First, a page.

It was said of him that he did many interesting things in a short lifetime, but few of them supremely well and almost none without controversy. We’re not sure if this is a complimentary epitaph, or not.
His name was Charles Kingsley, and that he died in 1875 offers perspective into the man because of the times in which he lived. He was the oldest of six kids (that survived, anyway), and was a jittery, delicate child whose early bout with cholera left him with a lifelong intestinal weakness. As if that wasn’t enough, Charles also suffered with a stutter all of his life. Still, he was an imaginative boy who shared his father’s passion for sports and natural history. As an adult, he would take to rowing and riding to hounds, the latter being our only reference to his connection with dogs until further down.
A precocious interest in writing poems and even sermons made his eventual vocations as a clergyman and poet unsurprising. Sometime around 1842, Charles was ordained to the curacy of Eversley in Hampshire where he immediately showed an energy devoted to the plight of the poor.
Charles had religious doubts, though he was a fervent Anglo-Saxonist and highly critical of Roman Catholicism (he said, “truth, for its own sake had never been a virtue with the Roman clergy.” Ouch). He didn’t much like the Irish, either. Nevertheless, in 1859, he was appointed chaplain to Queen Victoria, and later, he was appointed tutor to the Prince of Wales who would later become Edward VII. Later still, he became canon of Westminster.
Charles married a woman with a predilection for celibate life associated with an Anglican sisterhood, but they did have one child, Mary St Leger Kingsley who would herself become a Victorian novelist writing under the pseudonym, Lucas Malet.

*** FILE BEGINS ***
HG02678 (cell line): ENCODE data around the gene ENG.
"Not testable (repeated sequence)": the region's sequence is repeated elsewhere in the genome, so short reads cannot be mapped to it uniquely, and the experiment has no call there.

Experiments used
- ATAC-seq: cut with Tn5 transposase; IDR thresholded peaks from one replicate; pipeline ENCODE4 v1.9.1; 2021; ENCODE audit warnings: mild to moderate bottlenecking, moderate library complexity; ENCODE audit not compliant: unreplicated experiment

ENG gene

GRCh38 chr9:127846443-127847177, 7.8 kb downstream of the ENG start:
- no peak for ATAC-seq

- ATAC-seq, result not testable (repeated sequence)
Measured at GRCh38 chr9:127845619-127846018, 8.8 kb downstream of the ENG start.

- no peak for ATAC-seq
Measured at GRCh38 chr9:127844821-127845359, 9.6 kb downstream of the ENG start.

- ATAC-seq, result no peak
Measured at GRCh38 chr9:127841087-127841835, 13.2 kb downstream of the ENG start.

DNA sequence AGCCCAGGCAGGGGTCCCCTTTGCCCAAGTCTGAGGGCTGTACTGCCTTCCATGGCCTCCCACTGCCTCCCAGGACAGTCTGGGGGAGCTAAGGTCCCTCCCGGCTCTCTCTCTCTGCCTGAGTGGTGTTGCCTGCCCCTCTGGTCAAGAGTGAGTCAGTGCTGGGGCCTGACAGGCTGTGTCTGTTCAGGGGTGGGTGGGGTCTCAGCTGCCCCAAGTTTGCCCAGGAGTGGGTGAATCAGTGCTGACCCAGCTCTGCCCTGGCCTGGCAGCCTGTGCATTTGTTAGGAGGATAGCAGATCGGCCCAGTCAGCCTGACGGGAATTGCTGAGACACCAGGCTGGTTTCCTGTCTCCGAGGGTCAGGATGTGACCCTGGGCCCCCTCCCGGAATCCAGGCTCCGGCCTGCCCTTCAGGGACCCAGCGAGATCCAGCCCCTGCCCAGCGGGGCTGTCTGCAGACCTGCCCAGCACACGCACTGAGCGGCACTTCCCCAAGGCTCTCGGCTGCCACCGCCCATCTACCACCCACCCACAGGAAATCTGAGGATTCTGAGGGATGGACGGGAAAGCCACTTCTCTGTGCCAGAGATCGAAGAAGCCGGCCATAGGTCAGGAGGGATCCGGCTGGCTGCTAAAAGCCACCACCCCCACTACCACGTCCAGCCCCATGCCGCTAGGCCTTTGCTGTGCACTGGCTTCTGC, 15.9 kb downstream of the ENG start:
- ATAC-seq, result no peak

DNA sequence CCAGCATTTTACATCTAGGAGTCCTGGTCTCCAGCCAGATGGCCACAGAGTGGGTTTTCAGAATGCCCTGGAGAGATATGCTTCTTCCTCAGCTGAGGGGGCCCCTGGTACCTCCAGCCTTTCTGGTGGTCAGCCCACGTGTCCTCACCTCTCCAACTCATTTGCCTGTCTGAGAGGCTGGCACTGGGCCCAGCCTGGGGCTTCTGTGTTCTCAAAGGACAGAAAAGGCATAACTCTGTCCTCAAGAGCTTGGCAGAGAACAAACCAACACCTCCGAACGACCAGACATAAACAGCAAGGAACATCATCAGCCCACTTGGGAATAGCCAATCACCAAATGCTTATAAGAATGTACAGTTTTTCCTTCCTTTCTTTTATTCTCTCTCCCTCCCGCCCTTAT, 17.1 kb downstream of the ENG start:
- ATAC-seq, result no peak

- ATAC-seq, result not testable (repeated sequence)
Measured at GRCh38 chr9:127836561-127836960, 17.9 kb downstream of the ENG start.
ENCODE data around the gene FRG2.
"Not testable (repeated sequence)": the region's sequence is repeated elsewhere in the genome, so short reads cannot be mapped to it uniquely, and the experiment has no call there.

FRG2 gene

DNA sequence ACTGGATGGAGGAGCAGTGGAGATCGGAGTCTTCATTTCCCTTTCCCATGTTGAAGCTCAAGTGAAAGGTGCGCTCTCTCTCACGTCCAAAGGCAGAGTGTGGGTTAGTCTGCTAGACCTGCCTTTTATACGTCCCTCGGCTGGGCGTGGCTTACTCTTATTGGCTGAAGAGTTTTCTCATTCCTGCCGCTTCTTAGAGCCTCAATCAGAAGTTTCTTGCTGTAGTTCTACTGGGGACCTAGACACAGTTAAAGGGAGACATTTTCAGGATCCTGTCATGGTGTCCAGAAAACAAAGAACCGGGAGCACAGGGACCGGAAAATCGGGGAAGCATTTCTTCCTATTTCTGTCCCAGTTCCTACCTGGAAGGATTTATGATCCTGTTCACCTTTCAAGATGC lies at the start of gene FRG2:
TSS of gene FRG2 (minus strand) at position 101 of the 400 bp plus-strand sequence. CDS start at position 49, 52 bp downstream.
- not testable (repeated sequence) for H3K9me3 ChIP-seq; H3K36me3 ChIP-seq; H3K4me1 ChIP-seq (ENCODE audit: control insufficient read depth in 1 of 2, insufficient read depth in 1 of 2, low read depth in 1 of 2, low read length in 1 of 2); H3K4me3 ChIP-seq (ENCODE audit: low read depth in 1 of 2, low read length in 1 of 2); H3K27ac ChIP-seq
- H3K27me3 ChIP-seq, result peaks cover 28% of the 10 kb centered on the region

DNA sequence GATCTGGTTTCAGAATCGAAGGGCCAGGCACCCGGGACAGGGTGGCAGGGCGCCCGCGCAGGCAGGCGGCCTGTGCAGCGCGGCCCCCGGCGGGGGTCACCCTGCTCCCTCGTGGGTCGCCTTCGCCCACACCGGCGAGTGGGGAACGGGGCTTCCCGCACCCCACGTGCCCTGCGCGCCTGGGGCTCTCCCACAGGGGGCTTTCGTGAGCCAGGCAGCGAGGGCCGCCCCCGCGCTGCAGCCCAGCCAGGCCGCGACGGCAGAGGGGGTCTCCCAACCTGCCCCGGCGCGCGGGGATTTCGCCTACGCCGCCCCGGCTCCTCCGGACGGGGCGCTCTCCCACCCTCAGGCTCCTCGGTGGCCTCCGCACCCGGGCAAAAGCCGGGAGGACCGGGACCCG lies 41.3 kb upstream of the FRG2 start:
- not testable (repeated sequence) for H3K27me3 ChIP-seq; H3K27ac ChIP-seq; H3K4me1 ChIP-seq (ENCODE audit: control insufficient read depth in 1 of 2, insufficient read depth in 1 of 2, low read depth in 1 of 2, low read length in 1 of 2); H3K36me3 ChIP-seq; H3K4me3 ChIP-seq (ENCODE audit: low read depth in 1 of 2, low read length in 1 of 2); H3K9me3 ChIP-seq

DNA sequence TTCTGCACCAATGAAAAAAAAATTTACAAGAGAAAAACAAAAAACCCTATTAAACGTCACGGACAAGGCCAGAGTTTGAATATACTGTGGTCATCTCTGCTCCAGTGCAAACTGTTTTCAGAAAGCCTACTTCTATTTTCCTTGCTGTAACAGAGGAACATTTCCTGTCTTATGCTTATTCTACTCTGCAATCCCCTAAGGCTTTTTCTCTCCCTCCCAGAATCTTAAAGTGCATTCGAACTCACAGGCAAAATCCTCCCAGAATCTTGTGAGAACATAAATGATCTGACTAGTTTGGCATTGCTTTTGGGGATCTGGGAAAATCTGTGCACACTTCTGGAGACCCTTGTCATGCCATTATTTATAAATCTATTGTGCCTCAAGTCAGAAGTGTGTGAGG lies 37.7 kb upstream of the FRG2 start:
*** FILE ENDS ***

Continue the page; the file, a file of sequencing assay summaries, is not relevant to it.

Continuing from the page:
He was Charles Darwin’s friend and exchanged correspondences with the naturalist. Indeed, Charles K. was sympathetic to the idea of evolution and was not only one of the first to welcome Darwin’s book, On the Origin of Species, but his comments on it were added in an edited version to the next edition of Darwin’s book.
He became the ideal of “Muscular Christianity” through his books and active, multi-faceted life.
He is perhaps best known in his day for an enduring fascination with the sea that was later reflected in his books, Westward Ho! which, as an aside, led to the founding of a village by the same name which remains the only place name in England with an exclamation mark.
We remember Charles Kingsley, however, for a quote from his better known work, a children’s book: The Water Babies: “When all the world is young, lad, And all the trees are green; And every goose a swan, lad, And every lass a queen; Then hey for boot and horse, lad, And round the world away: Young blood must have its course, lad, And every dog his day.”
A little over 100 years later, Andy Warhol would bring the quote up to date when he said: “In the future, everybody will be world-famous for 15 minutes.” The line is such a significant part of pop culture that inquiring about its exact wording is one of the seven FAQs on the Andy Warhol Museum website. That said, Warhol may not intended for the line to mean that one day, every person will be world famous for 15 minutes, but rather that fame, already fleeting, will be more so in the future.
In the dog show ring, one can encounter yet another interpretation of Kingsley’s famous quote particularly when a prominent dog who is expected to win a show, doesn’t. Seasoned owners and/or handlers will shrug their shoulders and say, “It’s a dog show.” Which is to day that there will be another dog show and the outcome may be different.
If the words ever pass your lips, think back on ol’ Charles Kingsley.
Image: Caricature of Charles Kingsley by Adriano Cecioni published in Vanity Fair in 1872.